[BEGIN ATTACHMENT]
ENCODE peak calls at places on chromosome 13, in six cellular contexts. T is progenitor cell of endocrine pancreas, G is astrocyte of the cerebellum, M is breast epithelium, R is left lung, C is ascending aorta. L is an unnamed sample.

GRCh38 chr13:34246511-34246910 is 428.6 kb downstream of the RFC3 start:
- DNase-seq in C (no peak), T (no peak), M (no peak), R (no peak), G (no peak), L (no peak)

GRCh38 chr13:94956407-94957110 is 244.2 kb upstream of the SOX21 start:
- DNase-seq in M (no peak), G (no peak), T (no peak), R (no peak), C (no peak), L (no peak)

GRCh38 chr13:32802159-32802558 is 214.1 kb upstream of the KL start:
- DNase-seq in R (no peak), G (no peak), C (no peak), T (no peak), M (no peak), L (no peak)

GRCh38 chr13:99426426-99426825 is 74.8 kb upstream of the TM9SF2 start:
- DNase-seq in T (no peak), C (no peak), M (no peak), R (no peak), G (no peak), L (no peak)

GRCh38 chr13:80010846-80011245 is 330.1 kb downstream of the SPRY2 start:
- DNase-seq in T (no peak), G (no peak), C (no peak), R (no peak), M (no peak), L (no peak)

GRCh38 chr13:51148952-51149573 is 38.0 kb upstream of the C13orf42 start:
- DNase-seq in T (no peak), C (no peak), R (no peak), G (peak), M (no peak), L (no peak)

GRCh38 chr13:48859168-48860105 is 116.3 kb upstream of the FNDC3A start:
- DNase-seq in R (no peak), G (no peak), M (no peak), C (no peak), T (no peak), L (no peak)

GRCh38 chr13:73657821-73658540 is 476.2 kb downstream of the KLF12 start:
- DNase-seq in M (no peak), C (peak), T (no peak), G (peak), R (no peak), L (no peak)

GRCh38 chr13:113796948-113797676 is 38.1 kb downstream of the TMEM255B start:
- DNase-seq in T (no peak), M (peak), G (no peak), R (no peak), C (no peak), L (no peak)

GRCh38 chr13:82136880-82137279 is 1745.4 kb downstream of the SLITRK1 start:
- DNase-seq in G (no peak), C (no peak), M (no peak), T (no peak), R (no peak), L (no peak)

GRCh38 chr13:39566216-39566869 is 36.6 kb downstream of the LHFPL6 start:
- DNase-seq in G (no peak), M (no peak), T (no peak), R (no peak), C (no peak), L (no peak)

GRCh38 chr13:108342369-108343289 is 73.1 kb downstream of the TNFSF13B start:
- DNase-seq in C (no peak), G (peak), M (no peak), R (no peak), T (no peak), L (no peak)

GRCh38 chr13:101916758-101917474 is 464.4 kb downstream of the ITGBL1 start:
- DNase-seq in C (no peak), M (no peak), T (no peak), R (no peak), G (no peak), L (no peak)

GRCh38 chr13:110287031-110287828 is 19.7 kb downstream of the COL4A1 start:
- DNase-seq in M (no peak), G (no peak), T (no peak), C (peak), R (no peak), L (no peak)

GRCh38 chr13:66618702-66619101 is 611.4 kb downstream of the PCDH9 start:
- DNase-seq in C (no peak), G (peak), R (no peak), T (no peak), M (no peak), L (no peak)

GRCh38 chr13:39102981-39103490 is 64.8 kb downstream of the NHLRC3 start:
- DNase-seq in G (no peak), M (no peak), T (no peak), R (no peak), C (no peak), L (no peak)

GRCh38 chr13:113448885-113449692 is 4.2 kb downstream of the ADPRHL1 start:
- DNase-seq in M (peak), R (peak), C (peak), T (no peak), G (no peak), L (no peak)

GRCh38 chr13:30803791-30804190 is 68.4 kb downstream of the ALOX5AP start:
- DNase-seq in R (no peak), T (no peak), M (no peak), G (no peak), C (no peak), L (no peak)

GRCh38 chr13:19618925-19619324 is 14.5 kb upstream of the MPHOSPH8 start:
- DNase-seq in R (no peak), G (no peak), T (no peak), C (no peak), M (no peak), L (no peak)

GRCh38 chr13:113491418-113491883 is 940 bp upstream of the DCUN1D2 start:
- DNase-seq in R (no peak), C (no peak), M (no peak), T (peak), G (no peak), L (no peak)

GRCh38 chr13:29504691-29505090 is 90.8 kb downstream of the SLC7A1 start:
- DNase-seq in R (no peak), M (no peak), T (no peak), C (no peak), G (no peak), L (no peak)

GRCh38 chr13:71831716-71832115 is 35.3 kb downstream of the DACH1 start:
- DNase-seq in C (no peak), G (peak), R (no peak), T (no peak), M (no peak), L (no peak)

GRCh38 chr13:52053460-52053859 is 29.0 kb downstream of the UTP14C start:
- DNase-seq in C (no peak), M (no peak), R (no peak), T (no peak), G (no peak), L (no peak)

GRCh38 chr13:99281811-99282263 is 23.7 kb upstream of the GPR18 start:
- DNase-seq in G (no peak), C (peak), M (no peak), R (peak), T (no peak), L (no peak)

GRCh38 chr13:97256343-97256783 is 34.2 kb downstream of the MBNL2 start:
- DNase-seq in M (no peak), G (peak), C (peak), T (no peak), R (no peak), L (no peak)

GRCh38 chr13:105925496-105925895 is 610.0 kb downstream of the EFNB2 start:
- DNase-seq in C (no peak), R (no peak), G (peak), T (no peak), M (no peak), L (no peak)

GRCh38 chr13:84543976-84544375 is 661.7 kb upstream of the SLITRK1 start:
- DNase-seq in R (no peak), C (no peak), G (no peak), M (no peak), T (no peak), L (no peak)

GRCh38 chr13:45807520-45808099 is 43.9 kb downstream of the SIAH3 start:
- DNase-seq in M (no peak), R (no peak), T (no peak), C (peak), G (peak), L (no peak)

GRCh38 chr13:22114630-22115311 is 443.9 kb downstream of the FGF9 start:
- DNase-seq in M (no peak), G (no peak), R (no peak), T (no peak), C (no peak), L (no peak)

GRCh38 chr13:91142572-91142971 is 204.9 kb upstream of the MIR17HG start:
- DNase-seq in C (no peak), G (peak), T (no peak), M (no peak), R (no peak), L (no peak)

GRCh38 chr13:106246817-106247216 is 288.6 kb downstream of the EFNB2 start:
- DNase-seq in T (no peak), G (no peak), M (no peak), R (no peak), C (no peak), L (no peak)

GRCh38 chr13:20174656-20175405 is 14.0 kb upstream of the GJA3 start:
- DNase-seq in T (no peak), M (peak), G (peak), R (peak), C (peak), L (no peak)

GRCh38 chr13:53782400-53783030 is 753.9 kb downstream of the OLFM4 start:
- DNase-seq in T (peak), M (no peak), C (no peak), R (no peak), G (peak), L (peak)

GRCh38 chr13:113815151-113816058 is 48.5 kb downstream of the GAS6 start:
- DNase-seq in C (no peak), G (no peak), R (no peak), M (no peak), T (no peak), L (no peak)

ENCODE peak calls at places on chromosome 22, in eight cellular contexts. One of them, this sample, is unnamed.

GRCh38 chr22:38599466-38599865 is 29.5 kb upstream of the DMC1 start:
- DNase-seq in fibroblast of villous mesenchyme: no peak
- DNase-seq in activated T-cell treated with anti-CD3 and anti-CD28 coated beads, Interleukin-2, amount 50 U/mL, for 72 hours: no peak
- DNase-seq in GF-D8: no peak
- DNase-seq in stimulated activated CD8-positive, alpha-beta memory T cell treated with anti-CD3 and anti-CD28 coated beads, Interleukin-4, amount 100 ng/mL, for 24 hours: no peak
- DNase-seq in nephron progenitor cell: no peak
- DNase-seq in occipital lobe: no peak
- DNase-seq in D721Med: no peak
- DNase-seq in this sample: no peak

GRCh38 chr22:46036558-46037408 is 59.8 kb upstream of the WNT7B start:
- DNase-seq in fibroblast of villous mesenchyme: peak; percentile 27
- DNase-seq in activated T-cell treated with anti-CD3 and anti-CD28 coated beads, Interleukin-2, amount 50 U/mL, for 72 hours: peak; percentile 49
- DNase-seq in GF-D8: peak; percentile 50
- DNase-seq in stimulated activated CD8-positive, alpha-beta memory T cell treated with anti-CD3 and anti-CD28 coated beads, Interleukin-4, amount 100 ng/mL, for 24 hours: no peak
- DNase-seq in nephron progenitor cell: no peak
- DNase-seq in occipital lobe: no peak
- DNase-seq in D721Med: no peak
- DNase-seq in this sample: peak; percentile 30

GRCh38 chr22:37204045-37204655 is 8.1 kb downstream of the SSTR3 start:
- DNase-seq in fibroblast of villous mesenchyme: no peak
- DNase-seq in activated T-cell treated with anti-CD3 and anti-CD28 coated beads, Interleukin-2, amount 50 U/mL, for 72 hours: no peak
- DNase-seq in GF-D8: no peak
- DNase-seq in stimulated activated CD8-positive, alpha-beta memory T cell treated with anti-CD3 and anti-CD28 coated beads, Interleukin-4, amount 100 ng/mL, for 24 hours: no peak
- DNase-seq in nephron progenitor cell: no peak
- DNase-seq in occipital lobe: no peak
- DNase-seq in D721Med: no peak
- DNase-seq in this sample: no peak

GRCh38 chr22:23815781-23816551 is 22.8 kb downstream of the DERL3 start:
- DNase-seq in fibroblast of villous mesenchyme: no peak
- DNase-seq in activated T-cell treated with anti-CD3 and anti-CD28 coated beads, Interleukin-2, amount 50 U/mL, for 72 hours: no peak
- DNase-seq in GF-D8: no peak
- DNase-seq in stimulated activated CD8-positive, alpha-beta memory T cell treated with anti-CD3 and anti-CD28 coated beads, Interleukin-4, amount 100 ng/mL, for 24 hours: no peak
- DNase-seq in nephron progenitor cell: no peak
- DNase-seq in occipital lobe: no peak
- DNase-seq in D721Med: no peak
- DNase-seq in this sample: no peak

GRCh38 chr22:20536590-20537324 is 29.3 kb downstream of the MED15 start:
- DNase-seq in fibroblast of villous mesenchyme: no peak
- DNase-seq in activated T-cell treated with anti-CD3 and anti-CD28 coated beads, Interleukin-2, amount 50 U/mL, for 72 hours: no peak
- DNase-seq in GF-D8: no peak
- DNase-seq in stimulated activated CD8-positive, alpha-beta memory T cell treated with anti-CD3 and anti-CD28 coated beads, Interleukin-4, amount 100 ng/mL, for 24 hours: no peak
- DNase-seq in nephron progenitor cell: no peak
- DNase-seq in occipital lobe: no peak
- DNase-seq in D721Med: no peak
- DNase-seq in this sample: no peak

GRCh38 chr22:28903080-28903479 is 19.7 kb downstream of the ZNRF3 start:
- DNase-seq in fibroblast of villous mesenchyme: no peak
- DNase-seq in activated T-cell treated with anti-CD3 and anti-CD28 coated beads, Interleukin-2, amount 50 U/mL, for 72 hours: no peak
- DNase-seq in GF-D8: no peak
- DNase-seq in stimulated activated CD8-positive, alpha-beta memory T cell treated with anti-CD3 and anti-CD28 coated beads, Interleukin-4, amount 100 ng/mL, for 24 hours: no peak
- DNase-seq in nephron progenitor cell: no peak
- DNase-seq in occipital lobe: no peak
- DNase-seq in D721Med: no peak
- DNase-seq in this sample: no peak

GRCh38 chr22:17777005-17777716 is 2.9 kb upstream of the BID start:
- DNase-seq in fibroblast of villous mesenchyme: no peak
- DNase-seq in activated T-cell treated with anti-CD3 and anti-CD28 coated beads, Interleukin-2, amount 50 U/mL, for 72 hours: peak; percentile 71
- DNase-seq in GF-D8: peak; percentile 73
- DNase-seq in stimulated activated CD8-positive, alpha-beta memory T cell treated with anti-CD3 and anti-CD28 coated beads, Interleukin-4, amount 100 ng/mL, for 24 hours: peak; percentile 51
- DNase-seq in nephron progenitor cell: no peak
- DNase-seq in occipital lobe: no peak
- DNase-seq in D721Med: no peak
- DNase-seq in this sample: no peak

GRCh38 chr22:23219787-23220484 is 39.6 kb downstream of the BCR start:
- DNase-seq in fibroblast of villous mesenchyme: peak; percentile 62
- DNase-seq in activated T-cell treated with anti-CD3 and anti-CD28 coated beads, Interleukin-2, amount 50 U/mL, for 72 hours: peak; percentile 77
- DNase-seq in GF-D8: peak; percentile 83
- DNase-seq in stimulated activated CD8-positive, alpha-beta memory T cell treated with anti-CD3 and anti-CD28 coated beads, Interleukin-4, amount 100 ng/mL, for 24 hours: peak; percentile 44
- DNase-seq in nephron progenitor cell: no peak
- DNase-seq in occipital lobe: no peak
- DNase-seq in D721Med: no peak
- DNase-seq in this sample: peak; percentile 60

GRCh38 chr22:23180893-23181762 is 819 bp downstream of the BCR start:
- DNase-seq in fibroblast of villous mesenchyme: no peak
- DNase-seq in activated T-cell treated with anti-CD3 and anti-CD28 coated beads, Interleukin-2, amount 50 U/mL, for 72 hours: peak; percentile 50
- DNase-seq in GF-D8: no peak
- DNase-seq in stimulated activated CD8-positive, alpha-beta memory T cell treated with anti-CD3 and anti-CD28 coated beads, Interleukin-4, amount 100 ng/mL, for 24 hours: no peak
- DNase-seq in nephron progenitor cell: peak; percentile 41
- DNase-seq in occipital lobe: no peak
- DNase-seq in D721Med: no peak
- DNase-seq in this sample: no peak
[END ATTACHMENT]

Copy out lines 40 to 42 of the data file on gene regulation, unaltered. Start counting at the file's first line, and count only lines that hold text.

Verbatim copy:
GRCh38 chr13:113491418-113491883 is 940 bp upstream of the DCUN1D2 start:
- DNase-seq in R (no peak), C (no peak), M (no peak), T (peak), G (no peak), L (no peak)

GRCh38 chr13:29504691-29505090 is 90.8 kb downstream of the SLC7A1 start: